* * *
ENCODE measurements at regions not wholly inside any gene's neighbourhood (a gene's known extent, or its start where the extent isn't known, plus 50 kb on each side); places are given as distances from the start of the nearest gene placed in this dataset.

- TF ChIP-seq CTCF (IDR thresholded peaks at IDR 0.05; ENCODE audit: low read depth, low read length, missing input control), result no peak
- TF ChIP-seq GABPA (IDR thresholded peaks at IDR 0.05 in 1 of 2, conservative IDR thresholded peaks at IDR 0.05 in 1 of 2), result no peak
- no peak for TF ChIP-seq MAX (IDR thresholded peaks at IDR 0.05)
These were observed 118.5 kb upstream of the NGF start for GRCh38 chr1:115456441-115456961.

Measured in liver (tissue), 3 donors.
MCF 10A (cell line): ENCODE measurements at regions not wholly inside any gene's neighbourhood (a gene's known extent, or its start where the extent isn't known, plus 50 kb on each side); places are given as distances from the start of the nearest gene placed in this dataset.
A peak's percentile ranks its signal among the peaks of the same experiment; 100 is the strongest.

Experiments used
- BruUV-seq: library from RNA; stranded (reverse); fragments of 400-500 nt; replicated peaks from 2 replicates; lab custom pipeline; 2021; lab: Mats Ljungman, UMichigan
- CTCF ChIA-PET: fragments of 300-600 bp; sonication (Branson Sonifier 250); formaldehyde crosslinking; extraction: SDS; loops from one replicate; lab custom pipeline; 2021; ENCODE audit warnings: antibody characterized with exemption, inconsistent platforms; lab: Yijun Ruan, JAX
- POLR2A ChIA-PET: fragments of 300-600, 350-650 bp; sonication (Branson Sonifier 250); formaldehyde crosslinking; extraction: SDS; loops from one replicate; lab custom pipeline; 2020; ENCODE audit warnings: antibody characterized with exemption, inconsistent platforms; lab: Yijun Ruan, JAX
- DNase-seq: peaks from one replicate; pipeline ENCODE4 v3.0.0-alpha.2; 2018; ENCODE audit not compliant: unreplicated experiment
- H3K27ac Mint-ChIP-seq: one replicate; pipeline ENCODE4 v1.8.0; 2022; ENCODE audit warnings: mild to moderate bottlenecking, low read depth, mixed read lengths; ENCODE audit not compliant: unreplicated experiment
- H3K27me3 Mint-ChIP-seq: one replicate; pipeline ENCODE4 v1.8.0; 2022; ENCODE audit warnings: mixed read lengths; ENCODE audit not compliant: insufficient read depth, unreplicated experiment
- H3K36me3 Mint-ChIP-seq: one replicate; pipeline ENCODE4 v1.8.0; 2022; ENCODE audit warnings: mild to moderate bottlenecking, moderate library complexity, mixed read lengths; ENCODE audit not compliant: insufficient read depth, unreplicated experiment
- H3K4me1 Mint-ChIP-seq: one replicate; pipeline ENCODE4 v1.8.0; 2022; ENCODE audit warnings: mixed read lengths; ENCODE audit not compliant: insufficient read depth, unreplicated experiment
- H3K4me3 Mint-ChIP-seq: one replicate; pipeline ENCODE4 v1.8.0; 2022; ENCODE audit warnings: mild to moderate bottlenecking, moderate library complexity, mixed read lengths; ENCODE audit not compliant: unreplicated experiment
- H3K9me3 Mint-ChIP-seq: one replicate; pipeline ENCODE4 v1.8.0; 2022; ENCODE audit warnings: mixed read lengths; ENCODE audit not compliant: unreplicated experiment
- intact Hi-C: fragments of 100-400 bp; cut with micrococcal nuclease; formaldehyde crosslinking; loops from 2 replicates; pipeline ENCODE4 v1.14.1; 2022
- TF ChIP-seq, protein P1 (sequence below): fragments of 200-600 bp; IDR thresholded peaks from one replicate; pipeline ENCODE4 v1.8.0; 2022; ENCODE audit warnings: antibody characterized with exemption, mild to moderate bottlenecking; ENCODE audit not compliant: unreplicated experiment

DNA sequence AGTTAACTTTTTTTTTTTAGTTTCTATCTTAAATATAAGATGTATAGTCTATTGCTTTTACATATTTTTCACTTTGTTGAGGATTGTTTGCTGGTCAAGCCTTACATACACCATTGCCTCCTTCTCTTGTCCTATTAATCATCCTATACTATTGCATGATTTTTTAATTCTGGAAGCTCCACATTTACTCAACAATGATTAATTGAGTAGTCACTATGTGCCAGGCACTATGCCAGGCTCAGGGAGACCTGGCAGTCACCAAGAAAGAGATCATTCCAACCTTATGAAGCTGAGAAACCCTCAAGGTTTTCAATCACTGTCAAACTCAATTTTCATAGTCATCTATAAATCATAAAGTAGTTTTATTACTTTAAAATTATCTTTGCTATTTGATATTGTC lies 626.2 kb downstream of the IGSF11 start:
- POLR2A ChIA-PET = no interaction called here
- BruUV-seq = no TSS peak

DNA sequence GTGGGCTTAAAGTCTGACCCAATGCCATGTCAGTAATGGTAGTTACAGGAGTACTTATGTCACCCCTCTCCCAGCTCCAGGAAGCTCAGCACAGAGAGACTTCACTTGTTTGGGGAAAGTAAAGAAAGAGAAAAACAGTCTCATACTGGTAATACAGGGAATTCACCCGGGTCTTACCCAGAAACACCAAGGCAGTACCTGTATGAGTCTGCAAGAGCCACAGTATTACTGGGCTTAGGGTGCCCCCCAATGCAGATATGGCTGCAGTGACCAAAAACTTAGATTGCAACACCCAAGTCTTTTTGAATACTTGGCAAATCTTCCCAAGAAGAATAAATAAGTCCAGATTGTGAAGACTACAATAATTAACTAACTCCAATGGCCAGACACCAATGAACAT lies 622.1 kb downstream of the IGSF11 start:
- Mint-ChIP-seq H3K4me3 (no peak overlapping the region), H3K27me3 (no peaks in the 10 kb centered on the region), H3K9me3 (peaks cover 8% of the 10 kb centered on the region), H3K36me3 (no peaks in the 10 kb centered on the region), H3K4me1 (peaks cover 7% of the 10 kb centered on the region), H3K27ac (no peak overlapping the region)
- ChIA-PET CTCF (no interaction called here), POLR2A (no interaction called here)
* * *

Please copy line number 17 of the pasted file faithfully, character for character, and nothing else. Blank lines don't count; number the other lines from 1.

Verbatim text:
- H3K4me1 Mint-ChIP-seq: one replicate; pipeline ENCODE4 v1.8.0; 2022; ENCODE audit warnings: mixed read lengths; ENCODE audit not compliant: insufficient read depth, unreplicated experiment